Wright on the Move, The Finale

All photos (c) Mark Hertzberg (2020)

Today was moving day – again – for Frank Lloyd Wright’s diminutive Sherman Booth Cottage (1913) in Glencoe, Illinois. The house was moved a tenth of a mile to its new site on July 21, and placed on a temporary foundation. Now it was time to nudge it onto its permanent foundation.

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The cottage was threatened with demolition by the new owners of the lot it had stood on since 1916. With the help of the Frank Lloyd Wright Building Conservancy, the nonprofit Glencoe Historical Society acquired the home to remodel it and turn it into a museum and research center. The diminutive home, built for Wright’s attorney Sherman Booth while his larger Wright home was being built nearby, is said by some Wright aficionados to be a precursor to his post-1936 Usonian home designs. Wright scholar William Allin Storrer believes the house was actually designed by Lloyd Wright. Whoever designed, it is a historical structure and it was imporatnt to save it.

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Sherman Booth Cottage Moved 066.jpgThe house was nudged by the forks of a John Deere track loader on these rollers on 50′ long steel girders.

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Sherman Booth Cottage Moved 109.jpgAn overhanging tree limb unexpectedly had to be cut down.

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Sherman Booth Cottage Moved 121.jpgMeasurements were taken throughout the morning…then it was time for a lunch break:Sherman Booth Cottage Moved 130.jpg

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Sherman Booth Cottage Moved 136.jpgThe house is finally in place and finish work is underway.

Sherman Booth Cottage Moved 103.jpgRon Scherubel, former executive director of the Frank Lloyd Wright Building Conservancy, has documented the entire project. He showed me a fire pit designed by Jens Jensen, just outside the fence line:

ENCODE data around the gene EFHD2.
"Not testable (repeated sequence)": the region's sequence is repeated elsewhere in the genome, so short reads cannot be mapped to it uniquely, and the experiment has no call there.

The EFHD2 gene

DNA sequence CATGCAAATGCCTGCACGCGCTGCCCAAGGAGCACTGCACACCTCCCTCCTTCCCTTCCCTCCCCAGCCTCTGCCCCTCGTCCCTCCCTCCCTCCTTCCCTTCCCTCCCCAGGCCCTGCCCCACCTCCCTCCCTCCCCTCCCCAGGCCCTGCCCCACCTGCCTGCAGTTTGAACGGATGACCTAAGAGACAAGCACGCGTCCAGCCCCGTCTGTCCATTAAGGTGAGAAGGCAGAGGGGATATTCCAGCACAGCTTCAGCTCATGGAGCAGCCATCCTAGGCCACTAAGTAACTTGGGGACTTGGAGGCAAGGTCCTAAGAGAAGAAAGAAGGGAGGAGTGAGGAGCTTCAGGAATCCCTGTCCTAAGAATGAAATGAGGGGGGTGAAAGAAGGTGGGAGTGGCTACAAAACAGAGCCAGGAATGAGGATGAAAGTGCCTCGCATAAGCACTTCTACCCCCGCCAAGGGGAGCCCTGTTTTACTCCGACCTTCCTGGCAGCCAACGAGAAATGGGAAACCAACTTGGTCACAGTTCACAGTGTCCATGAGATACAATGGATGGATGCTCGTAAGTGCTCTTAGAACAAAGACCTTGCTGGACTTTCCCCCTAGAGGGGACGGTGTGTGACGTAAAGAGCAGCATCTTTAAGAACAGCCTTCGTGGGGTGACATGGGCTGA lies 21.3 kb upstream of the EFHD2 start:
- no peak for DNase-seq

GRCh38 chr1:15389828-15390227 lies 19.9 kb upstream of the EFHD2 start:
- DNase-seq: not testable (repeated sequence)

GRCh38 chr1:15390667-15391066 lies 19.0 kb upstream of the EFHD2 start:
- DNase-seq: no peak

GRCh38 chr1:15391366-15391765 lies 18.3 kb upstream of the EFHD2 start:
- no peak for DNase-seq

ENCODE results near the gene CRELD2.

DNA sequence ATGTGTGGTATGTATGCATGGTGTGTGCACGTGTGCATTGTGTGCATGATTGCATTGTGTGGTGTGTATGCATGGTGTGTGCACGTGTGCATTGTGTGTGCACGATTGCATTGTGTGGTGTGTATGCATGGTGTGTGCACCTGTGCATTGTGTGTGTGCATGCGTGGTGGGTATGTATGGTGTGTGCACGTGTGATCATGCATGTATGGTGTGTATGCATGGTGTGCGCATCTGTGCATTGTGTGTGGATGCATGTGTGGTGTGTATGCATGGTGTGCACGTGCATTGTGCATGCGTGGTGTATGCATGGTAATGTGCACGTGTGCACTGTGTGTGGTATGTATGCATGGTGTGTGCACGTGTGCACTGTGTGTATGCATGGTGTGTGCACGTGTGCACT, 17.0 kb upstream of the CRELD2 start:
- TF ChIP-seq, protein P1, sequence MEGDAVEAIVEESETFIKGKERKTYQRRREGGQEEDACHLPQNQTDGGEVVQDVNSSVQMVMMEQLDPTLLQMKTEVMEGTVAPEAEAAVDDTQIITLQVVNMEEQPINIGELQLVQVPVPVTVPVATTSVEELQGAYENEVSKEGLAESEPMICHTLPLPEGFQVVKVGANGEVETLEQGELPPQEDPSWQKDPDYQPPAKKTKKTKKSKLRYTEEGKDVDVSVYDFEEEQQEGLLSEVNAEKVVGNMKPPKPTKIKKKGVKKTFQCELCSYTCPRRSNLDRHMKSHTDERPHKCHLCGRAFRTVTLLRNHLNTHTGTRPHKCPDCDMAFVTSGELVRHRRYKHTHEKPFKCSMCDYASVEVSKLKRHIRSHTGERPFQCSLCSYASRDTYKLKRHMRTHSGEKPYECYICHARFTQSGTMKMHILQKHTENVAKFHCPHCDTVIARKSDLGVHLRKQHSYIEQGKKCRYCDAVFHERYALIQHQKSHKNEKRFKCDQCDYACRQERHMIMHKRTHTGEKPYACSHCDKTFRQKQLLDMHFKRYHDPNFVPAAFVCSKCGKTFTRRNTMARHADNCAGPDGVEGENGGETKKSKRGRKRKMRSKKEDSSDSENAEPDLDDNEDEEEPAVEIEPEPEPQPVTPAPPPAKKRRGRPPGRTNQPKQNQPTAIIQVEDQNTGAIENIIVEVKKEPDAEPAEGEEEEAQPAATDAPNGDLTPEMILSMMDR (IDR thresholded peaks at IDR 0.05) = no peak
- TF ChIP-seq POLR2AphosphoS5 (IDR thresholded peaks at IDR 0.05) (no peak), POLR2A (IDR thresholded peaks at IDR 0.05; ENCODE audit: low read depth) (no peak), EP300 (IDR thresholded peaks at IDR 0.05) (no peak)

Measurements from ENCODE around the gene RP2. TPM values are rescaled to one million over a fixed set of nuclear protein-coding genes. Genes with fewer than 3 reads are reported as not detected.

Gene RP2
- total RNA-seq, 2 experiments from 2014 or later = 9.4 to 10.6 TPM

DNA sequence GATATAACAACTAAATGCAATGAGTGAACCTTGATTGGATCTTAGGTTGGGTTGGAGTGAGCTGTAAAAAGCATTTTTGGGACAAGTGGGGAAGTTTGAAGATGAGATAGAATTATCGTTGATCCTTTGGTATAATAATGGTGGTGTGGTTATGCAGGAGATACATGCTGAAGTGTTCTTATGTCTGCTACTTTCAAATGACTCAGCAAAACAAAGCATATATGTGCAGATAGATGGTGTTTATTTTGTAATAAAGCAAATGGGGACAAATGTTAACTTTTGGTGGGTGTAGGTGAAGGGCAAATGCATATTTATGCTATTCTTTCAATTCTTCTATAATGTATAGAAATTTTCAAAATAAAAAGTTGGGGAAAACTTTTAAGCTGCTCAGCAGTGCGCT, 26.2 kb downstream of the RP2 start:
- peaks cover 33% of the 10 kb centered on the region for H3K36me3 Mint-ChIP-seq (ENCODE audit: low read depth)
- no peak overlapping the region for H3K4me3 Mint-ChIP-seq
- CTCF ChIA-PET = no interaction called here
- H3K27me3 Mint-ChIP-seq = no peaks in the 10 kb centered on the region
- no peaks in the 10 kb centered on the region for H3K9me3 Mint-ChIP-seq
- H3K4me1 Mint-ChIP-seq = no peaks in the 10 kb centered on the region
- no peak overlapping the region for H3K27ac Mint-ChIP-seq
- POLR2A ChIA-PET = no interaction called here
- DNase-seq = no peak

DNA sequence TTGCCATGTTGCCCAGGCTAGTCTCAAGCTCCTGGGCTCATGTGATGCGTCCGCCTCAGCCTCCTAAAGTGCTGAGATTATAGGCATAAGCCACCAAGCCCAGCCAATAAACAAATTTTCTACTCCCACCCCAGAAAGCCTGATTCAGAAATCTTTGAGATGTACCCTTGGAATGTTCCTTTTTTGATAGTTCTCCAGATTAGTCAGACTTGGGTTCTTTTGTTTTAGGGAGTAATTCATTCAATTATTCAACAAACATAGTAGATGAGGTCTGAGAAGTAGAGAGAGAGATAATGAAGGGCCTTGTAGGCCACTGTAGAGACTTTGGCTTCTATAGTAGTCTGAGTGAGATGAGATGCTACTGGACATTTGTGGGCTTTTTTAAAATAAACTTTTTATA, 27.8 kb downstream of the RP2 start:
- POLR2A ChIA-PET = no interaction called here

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While the July move – documented in an earlier post on this website – attracted dozens of media outlets, none came today. https://wrightinracine.wordpress.com/?s=on+the+move

Oh, and as for the owners of the cottage who wanted to demolish it when they bought the former site, they have not had any work done there since the cottage was moved off their property July 21:

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Wright on the Move

(c) Mark Hertzberg 2020

It was moving day in suburban Glencoe, Illinois for Frank Lloyd Wright’s diminutive Sherman Booth Cottage (1913) on Tuesday July 20. The cottage, built for Sherman Booth, Wright’s attorney, while his larger Wright home was under construction, was threatened with demolition by new owners of its lot. The Frank Lloyd Wright Building Conservancy and the Glencoe Historical Society worked together for the Society to acquire the home and move it about a tenth of a mile to a park, where they hope to remodel it and turn it into a museum.

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Former Conservancy board president and present board member Tim Quigley walks his dog past the site before the move. He came from Minneapolis to see the action.

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Clearances are checked as the house is moved off its lot.

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Lumber protects the windows on the front of the house.

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Many limbs had to be trimmed as the house moved down the street.

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The move was a spectator’s delight.

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It was also a journalist’s delight.

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The house moves past the Ravine Bluffs marker.

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Sherman Booth Cottage Moved 057.jpgWright luminaries included Ron Scherubel, former Executive Director of the Building Conservancy, and Barbara Gordon, current Executive Director, and Wright restoration architect John Eifler.

Sherman Booth Cottage Moved 060.jpgQuigley, left, chats with  Eifler.

Below, views of the foundation of the house:

 

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